Figure 1: SMB Cloud Adoption
Source: SMB Group
However, due in part to the uniqueness of the model, Dell will need to invest in market education to articulate the capabilities and benefits of this new brokerage approach more clearly.
In addition, Dell must create a clear roadmap for what and when it will add to the marketplace to properly set market expectations. For instance, one of the customers I spoke to at the beta would like to use the marketplace to help him manage the wide range of file sharing and collaboration solutions that his users are buying.
Finally with Dell partners accounting for an increasing percentage of Dell sales, Dell will need to come up with an attractive approach to lure partners to resell Dell Cloud Marketplace services.
Disclosure: Dell paid for most of my travel expenses to attend Dell World.
This video interview was originally posted on SMB Group Spotlight.
Laurie: Hi, this is Laurie McCabe from SMB Group and today I’m here on the SMB Spotlight at Salesforce’s Dreamforce 2014 Conference. I’m talking to Aaron Harris, who is the Chief Technology Officer for Intacct. Aaron, thank you for sharing time with me today. Can you tell me a little bit about Intacct, who you are, what you do?
Aaron: Sure. Thanks Laurie. Intacct is a cloud accounting and finance solution that we have designed for small and medium-sized businesses. We’ve taken a best in class approach, so all of our resources are targeted at building just what the accounting and finance team needs, the general ledger, payables, receivables. We’ve got a strong relationship with Salesforce, so if you’re using Salesforce we’ve got a very nice native integration where Intacct and Salesforce synchronize data and processes and it’s a beautiful way to get your front office and your back office working together.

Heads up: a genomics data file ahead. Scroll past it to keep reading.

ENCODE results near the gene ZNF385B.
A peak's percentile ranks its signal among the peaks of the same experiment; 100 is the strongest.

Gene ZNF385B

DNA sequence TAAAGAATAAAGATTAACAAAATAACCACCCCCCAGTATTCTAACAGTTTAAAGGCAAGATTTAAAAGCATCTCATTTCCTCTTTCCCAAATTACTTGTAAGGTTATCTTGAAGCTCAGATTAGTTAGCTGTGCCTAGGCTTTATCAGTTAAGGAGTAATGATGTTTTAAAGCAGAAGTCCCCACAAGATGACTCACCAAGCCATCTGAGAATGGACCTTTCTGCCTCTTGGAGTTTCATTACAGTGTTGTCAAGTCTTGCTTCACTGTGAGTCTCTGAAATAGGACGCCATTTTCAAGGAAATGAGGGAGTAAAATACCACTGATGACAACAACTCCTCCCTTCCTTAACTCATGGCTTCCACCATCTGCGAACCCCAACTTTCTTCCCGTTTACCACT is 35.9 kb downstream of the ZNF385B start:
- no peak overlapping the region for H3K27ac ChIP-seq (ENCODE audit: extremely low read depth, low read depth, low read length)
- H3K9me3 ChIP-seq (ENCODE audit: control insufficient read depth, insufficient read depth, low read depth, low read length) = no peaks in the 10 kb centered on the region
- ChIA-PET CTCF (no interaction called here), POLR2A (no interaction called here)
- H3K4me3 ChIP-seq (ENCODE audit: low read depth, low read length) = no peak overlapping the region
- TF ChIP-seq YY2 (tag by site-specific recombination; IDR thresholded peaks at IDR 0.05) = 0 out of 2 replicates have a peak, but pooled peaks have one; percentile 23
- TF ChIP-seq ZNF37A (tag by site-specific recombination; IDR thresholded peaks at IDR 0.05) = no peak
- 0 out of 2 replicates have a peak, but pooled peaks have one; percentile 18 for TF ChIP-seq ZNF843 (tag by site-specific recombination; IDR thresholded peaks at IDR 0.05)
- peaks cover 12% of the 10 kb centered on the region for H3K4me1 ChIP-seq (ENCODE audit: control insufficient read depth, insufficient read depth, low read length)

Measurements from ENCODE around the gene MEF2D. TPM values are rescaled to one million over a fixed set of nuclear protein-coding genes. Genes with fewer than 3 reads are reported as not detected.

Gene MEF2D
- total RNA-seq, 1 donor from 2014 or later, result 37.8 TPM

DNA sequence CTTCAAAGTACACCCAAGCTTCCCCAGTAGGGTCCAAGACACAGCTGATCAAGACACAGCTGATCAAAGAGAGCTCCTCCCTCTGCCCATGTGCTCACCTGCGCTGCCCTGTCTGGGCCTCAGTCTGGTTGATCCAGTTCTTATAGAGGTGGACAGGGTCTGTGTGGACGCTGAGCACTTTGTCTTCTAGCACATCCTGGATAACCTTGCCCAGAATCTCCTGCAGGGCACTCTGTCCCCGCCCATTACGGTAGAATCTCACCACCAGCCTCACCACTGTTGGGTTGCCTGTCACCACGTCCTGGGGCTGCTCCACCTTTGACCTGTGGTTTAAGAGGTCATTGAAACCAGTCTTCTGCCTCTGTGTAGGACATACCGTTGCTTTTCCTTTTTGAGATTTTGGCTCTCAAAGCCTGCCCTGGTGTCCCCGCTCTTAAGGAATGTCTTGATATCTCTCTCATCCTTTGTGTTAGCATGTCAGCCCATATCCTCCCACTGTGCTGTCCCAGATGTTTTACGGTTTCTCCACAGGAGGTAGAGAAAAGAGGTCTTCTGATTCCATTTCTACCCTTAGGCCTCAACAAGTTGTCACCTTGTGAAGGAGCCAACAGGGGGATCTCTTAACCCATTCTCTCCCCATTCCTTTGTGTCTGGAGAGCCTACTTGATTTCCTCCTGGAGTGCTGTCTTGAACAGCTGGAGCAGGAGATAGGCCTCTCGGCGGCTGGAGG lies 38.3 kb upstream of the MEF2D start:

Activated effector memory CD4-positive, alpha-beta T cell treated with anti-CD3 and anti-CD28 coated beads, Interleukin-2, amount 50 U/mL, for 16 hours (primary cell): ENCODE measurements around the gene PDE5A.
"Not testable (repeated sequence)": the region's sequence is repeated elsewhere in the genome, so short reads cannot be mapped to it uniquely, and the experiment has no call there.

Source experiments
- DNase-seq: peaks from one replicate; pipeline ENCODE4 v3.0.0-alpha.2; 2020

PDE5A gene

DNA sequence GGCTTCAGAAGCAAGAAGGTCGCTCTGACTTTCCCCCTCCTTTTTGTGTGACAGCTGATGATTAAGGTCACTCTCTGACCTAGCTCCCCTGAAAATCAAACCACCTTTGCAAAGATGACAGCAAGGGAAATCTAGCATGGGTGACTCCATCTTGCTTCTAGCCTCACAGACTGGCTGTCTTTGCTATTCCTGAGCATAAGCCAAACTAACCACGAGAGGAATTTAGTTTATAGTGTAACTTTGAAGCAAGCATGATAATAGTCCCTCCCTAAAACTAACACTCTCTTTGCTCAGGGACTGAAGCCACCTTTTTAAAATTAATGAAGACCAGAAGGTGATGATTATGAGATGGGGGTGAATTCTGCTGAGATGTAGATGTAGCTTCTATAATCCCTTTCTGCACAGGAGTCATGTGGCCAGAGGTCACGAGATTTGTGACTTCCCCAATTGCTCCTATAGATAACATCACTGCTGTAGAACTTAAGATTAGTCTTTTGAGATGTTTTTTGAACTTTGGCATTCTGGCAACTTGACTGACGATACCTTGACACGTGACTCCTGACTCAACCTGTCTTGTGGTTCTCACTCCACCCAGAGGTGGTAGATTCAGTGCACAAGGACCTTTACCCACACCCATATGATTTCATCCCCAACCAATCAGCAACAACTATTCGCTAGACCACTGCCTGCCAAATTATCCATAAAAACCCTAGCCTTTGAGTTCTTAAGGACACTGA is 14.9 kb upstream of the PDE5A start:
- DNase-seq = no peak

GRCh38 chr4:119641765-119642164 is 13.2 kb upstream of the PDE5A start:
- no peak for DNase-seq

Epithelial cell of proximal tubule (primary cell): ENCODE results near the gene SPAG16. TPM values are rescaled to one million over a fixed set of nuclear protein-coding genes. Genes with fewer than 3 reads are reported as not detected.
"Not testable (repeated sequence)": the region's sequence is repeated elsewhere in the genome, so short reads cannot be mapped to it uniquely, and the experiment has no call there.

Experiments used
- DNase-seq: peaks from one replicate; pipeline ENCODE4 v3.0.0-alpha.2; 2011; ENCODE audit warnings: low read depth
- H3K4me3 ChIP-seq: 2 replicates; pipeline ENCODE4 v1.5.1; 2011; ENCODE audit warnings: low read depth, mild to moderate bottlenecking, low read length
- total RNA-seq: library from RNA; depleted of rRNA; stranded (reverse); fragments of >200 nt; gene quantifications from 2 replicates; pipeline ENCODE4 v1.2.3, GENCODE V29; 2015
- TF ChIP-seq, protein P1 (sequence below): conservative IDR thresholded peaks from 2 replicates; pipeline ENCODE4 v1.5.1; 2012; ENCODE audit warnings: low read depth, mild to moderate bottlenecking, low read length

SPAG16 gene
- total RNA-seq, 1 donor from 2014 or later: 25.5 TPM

Laurie: So what are you highlighting here? I know you have an announcement about some new collaboration capabilities with Salesforce. What’s going on with that?
Aaron: That’s right. So at Dreamforce this year we are announcing Intacct Collaborate. What Intacct Collaborate does it takes Salesforce Chatter and extends it into Intacct so that your sales and your marketing and support people who are using Salesforce today and who are collaborating on Chatter are using now the same network that the accounting team, the finance team, project managers are using on the backend. So there’s one social network, there’s one collaborative network across the enterprise for the whole organization to work on.
Laurie: Good. It sounds like that makes it easier for everybody to feed information into the whole financial process.
Aaron: That’s right. There’s a lot pieces to it. Obviously there are some great stories, right? I’m a sales rep, I’ve got a deal that I want to get done, I need to get a 10% discount approved on that deal. In the old world I’d write an email to the CFO, the CFO doesn’t know anything about what I’m talking about so the CFO has got to go do some research. She responds to the email, there’s lots of back and forth, none of the communication is captured, right? So it slows down the sale, it adds frustration, there’s no log to what happened. So in this world that all happens via chatting and collaborating, and it’s all in real-time, it’s all captured, it’s all part of the record. We also see this being useful within the accounting and finance team, getting them to collaborate over some of the more tricky business processes. I was talking to a CFO the other day who said 20% of finance transactions are exceptional, they’re complex. And we spend 80% of our time on those 20% of the transactions, the exceptions. We have to find out what’s going on, what do we do? Having Collaborate allows them to not only more efficiently communicate about these transactions and these exceptions, but it generates a log that you keep the communication around the transaction.